Lesson learned?


My brother, Frank Vetro, was the Hampton Bays High School principal. In February 2006, he was charged with seven misdemeanors. Four months later he was charged for violating an order of protection. Because of that charge, which was dismissed, he had to separate himself from his career [“Vetro Enters Guilty Plea,” April 3].

When I asked him if we could show the world the real issues, he said: “I want to remain civil.” Frank never complained about his predicament. He never cried foul when he knew what was printed was misrepresenting him. He hoped that people would see the case for what it really was. He did not make a fuss because he did not want to negatively impact the students and teachers of Hampton Bays.

That is typical of my brother. When his life was falling apart, he was thinking about everyone else.

The results have been devastating. He has been humiliated, locked up, separated from the job he loved, lost $500,000 and counting, and has been forced from his home. I asked him again on April 2, 2008, why can’t we unveil the real issues? He did not respond, but the frustration was clear.

He continues to hope that people will see things for what they really are. All he wanted was to get back to the profession that he loved and dedicated his life to. Instead, he rotted in hell for more than two years, while going broke in the process and shielding others from his misfortune.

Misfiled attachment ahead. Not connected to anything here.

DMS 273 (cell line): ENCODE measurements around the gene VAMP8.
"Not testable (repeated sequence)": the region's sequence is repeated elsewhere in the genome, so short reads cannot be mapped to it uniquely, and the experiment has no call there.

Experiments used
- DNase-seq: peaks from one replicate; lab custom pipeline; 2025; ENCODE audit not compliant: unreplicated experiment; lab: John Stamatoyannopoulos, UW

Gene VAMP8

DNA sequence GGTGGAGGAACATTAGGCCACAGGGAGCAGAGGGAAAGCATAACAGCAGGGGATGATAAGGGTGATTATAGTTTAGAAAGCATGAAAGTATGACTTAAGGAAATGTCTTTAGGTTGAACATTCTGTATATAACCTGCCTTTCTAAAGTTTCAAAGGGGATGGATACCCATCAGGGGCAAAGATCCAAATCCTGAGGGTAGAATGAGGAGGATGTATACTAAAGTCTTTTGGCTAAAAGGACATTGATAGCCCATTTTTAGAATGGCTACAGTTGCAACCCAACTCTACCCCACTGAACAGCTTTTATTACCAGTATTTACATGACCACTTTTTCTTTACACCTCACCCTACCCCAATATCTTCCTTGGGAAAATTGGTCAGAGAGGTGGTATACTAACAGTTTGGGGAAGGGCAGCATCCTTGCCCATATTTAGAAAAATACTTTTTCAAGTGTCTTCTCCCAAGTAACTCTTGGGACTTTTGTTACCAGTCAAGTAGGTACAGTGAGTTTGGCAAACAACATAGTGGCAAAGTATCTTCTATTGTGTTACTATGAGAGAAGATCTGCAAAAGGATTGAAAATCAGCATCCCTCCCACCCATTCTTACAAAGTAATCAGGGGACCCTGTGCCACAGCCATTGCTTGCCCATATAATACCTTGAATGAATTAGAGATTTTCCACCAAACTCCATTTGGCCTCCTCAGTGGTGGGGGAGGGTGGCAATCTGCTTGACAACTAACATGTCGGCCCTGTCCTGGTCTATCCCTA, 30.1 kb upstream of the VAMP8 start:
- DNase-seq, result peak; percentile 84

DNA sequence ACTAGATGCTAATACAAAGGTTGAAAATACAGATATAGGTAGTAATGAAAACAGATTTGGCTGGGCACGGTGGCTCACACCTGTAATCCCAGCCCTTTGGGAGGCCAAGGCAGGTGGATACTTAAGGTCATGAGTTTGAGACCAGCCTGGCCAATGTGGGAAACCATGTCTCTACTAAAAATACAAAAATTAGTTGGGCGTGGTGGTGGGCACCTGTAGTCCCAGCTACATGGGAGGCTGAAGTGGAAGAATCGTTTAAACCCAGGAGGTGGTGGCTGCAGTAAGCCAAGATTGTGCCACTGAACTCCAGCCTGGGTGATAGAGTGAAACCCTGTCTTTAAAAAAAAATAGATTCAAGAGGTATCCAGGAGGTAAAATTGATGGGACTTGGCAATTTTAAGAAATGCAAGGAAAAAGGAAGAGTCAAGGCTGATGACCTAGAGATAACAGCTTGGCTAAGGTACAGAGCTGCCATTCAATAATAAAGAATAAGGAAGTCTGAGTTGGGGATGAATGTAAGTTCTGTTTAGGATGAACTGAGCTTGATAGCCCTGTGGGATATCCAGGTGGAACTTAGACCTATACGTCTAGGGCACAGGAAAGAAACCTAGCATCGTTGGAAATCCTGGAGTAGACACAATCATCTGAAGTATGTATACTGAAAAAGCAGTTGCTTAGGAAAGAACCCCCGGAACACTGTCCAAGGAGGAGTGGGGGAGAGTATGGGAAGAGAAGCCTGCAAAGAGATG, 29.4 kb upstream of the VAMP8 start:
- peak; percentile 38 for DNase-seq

I am not sure I know anyone else who could endure for so long with so little. Somehow he remains strong and positive because he is a fighter, a survivor. In fact, you would never know what he goes through because you are not aware of his entire situation. His pride would never let you know. That is why I am going against my brother’s wishes and writing this letter.

Anyone who knows my brother can tell you that he is the first to admit his mistakes. His issues regarding this case are issues between adults who were involved in a consensual relationship. Those are issues that many of us at some point encounter when involved in a relationship. Those issues usually remain private, between the involved parties. Those issues should not make him or anyone else a criminal. Those are issues he never denied.

The bottom line is that he was facing up to a year in jail on each of eight criminal charges, yet he will have no criminal charges and serve zero jail time. That’s eight misdemeanors to zero misdemeanors.

Didn’t we learn by now not to believe everything we read? Many people wrongfully assumed when reading the misinformation in February and again in June 2006. The articles proved that. Let’s learn from our past mistakes and not judge by what we read this time.

I have read the many e-mails, letters and cards in support of him. Everyone expresses how much good he has done and it’s a shame his life has turned so tragic. My question is why does it have to be that way? Hasn’t he sacrificed enough by “remaining civil?”

The way Frank has handled himself with grace and dignity these past two years only reinforces the type of leader and role model he is. We can all learn from his demeanor. One day we will all owe him an apology.

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